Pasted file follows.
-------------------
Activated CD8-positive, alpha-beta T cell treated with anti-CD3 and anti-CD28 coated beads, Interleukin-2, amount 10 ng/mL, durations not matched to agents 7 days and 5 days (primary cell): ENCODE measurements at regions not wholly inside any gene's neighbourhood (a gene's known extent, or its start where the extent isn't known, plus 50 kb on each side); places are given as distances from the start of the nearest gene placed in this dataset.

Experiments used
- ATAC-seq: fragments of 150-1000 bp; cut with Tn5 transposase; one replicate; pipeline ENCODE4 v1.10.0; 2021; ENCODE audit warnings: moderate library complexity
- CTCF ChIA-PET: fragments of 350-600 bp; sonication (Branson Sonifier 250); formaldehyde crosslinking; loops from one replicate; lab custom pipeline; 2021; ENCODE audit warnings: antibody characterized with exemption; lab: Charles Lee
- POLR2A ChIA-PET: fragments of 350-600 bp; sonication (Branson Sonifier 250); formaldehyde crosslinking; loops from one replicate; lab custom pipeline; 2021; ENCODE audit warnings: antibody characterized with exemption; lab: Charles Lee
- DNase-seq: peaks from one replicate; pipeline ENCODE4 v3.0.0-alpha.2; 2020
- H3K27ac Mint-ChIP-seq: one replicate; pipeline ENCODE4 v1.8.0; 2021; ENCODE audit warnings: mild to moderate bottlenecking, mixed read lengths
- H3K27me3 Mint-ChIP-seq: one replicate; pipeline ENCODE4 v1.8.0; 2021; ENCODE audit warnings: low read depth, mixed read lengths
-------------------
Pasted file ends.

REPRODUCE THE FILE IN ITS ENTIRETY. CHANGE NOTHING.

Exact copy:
Activated CD8-positive, alpha-beta T cell treated with anti-CD3 and anti-CD28 coated beads, Interleukin-2, amount 10 ng/mL, durations not matched to agents 7 days and 5 days (primary cell): ENCODE measurements at regions not wholly inside any gene's neighbourhood (a gene's known extent, or its start where the extent isn't known, plus 50 kb on each side); places are given as distances from the start of the nearest gene placed in this dataset.

Experiments used
- ATAC-seq: fragments of 150-1000 bp; cut with Tn5 transposase; one replicate; pipeline ENCODE4 v1.10.0; 2021; ENCODE audit warnings: moderate library complexity
- CTCF ChIA-PET: fragments of 350-600 bp; sonication (Branson Sonifier 250); formaldehyde crosslinking; loops from one replicate; lab custom pipeline; 2021; ENCODE audit warnings: antibody characterized with exemption; lab: Charles Lee
- POLR2A ChIA-PET: fragments of 350-600 bp; sonication (Branson Sonifier 250); formaldehyde crosslinking; loops from one replicate; lab custom pipeline; 2021; ENCODE audit warnings: antibody characterized with exemption; lab: Charles Lee
- DNase-seq: peaks from one replicate; pipeline ENCODE4 v3.0.0-alpha.2; 2020
- H3K27ac Mint-ChIP-seq: one replicate; pipeline ENCODE4 v1.8.0; 2021; ENCODE audit warnings: mild to moderate bottlenecking, mixed read lengths
- H3K27me3 Mint-ChIP-seq: one replicate; pipeline ENCODE4 v1.8.0; 2021; ENCODE audit warnings: low read depth, mixed read lengths